Women empowerment and progress are inextricably tied to technological advancement
Since the emergence of the Homo Sapiens, men have dominated women using their strength to control and get their way. Evolution, however, favoured attitudes in men to bond with women and to protect their children. For both man and woman, this was a successful strategy, and over time there has been evolutionary selection in favour of the rather surprising emergence of love and permanence of relationships (although not all biologists agree on this).
This idea of family is, of course, one that we are very fond of and constantly announce that this is at the base of our society. The importance of family is self-evident as the incubator for our children and the den to which we repair for sustenance and peace.
One hears this cry for family everywhere. It is a constant theme of complaint by both Republicans and Democrats in the United States that the family is threatened by social change. It is repeated in Dhaka as both an important and positive attribute of Bangladeshi society, where the family is seen as something strong and positive. But change driven by technology is very powerful, and shapes the structure of the family.
Perhaps we protest too much. Things are more complicated. The world is changing, and the consequences for traditional family relationships are remaking these structures. I sketch portraits of three average Bangladeshi women. These are three generations of a family. We see in these sketches how technology drives behaviour.
A child of Bangladesh’s liberation
Consider the life of a Bangladeshi woman who was 25 years old in 1970 just before Bangladesh was liberated. She lives in a rural area -- married at 15 to a man chosen by her family, little or no schooling, illiterate, completely under the influence of her husband and his family. Her husband is 15 years older than her. Her life expectancy at birth was 50. Her life expectancy now at 25 is 55.
Starting at age 15, she has been pregnant nine times -- three miscarriages, six children. Breast feeding her children to the age of two, raising children until they are 15 years old, her life is taken up with pregnancy and child care. By the time she is finished with bearing children and taking care of them, she is 45 years old (in 1990).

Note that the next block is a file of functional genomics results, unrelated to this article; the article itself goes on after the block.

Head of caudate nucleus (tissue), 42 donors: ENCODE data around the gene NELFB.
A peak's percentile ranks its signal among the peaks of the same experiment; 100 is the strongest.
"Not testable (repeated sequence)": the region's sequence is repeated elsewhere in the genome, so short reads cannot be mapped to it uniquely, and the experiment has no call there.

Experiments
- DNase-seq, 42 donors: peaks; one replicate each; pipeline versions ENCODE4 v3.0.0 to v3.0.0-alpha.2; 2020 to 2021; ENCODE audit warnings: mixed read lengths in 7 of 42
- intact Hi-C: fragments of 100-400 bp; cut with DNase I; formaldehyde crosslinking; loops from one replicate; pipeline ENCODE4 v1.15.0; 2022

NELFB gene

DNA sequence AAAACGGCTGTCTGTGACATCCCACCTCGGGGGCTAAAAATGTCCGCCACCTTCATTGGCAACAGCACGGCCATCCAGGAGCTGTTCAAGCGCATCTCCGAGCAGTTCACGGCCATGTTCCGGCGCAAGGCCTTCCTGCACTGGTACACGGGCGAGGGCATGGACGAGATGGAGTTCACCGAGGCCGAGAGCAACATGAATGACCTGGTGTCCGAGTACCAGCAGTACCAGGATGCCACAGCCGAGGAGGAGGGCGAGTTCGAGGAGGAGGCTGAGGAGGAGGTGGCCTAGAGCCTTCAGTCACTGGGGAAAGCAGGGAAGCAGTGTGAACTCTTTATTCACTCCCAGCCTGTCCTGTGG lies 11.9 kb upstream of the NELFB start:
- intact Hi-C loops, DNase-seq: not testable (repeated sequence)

She has worked hard in the house and the farm; she is tired and worn out. She was abandoned by her husband when she was 35; he was 50, still sexually active, and sought a younger woman. She is cared for by her sons, and dies at 55 years old (in 2000). She had traveled very little until she was over 40, when she may have gone to see the one son who lives in the city.
She knows little of the world except the wisdom of the village. She knows nothing of nutrition or modern medicine. Her entertainment is within the family and the village. Her religious beliefs are a mixture of Islam and more animistic ideas that village women hand down from generation to generation.
Without question, she has led a life that a modern Bangladeshi woman rejects as unsatisfactory and unfair. Bound by custom and children to her husband, she is likely to be beaten by her husband and has no escape or respite. This is the fate that is decreed for her and she accepts it. Most women work, within the confines of this life, with the aim of making their husbands and children happy and strong. She does not vote and has no political views.
Now consider the life of a Bangladeshi woman who is 25 years old in 1990. She lives in a rural area. She got married at 18 to a man her family selected; he is 10 years older than her. She has been pregnant four times with three children and one miscarriage. She will however, have three years of primary school education and be barely literate. Education is important to her and she would like to learn more. She remains dominated by her husband and his family.
Her life has fewer burdens with children now, and she spends only about 20 years taking care of young children. She is finished with this by the age of 38 (2003). She watches television regularly. Her eyes are open to a different way of life, one she wishes for her children. She knows about cars and cities. She loves the music and dancing that she sees on television and revels in the soap operas. She lives vicariously through the lives of the heroines of these dramas and feels their agonies, betrayals, and joys.
As she has more time available she is likely to travel inside Bangladesh with friends or children. Her extra time leads her to take up some income-earning project that she funds through a microcredit program. In meeting with others in the microcredit programs, she learns about business.
She is honest and does not cheat. She tries hard to repay her loan and usually does so. The income that she earns is a matter of trouble with her husband who tries to control it. She learns from her friends that she should try to manage her own money, and as she starts to do so her attitude towards life begins to change. She is empowered. She can buy things she wants, take trips, and buy presents for her children and her husband without having to beg for money.